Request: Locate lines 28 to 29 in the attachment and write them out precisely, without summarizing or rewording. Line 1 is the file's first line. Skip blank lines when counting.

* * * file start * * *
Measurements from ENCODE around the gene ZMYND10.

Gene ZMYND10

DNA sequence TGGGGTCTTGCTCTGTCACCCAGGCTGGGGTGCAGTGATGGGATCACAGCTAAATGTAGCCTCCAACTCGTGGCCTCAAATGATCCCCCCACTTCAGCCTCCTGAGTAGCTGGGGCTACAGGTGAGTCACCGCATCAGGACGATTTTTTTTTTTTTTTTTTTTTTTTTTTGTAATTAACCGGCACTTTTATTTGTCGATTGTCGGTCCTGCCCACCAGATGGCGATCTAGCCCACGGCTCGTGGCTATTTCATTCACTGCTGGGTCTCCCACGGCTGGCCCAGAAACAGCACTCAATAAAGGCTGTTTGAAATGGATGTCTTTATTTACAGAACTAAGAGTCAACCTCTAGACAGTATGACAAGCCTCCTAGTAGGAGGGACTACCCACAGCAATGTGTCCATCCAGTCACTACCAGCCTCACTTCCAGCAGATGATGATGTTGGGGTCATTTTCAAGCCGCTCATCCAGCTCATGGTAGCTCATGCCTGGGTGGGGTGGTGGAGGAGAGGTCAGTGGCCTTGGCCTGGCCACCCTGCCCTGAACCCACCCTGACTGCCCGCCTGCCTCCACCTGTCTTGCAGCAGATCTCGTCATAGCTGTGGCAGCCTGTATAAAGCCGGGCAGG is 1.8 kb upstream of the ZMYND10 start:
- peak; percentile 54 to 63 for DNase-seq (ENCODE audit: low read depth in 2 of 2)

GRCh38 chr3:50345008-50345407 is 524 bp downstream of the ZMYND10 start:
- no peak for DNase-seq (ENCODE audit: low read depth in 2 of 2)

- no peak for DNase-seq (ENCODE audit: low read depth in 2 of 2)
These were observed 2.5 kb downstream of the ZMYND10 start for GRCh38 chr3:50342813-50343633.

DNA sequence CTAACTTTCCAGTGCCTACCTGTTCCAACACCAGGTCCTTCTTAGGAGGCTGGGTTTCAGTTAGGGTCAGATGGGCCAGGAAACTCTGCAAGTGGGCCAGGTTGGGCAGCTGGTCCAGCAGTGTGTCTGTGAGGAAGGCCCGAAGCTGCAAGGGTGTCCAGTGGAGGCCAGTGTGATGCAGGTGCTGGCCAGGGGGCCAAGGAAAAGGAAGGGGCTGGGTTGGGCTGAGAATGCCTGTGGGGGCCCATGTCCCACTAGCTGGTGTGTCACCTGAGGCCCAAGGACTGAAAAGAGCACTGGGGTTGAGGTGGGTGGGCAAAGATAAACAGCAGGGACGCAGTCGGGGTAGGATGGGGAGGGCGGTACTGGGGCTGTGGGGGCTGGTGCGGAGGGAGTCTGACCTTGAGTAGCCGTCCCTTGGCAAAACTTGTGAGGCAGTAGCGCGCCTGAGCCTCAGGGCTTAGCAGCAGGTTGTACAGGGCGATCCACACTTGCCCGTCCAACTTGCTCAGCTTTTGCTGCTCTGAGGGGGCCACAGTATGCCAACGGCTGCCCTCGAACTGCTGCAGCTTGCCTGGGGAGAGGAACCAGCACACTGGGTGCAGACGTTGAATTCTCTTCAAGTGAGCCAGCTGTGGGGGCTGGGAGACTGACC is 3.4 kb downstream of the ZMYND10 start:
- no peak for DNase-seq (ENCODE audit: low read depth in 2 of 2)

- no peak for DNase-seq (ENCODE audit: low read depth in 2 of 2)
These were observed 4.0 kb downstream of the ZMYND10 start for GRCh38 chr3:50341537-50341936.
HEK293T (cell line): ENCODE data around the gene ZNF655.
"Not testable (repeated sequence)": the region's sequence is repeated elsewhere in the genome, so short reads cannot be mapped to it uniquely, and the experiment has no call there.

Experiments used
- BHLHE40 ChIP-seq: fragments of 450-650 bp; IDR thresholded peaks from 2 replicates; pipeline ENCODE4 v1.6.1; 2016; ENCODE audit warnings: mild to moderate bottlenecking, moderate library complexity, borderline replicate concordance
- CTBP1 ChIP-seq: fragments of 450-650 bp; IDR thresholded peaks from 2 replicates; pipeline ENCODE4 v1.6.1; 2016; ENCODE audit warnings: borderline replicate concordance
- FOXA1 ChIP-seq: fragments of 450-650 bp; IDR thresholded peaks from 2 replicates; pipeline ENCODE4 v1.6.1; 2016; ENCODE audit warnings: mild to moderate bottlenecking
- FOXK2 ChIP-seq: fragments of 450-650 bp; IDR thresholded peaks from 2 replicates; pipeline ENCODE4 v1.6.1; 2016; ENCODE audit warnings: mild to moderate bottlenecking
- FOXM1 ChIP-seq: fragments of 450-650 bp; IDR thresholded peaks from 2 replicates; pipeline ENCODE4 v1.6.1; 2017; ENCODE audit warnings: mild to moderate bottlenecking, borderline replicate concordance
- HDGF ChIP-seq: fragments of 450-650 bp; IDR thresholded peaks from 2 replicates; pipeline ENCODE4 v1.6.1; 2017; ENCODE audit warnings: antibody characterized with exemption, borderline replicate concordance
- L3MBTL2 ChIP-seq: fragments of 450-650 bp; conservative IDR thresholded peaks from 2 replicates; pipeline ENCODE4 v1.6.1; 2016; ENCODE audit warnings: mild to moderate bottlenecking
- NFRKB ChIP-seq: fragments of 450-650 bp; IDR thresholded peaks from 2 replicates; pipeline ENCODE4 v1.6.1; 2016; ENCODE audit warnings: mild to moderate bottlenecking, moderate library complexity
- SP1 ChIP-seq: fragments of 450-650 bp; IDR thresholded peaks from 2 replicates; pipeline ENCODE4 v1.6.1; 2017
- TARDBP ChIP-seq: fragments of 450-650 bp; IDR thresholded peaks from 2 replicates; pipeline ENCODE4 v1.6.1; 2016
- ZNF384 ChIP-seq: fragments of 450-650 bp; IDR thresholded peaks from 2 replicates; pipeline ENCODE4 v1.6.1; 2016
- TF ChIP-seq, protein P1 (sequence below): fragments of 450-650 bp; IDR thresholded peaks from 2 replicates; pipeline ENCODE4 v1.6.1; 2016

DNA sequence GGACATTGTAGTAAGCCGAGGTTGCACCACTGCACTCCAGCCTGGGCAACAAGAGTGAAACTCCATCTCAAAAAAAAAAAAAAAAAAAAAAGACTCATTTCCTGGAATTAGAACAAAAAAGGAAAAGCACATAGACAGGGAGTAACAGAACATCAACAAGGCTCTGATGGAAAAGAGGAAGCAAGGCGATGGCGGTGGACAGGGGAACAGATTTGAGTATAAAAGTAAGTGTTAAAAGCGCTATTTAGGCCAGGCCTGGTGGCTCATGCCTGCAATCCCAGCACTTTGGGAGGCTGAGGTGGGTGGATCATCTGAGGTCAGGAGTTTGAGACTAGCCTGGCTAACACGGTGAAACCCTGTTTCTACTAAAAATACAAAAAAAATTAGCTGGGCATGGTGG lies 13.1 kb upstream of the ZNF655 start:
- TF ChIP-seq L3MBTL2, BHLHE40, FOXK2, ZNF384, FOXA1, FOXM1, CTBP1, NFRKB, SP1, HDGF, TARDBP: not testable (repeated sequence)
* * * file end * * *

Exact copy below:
DNA sequence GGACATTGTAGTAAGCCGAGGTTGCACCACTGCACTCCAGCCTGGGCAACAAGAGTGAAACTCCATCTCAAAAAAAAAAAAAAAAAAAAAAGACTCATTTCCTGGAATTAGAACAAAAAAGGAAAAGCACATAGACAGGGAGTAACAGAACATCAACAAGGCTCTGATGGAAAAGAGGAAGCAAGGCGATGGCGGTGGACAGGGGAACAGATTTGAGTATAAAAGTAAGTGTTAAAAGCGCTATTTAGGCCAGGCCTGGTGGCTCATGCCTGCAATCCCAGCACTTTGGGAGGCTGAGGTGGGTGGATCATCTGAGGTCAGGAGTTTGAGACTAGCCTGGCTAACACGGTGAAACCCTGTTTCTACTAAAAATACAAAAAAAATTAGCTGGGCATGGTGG lies 13.1 kb upstream of the ZNF655 start:
- TF ChIP-seq L3MBTL2, BHLHE40, FOXK2, ZNF384, FOXA1, FOXM1, CTBP1, NFRKB, SP1, HDGF, TARDBP: not testable (repeated sequence)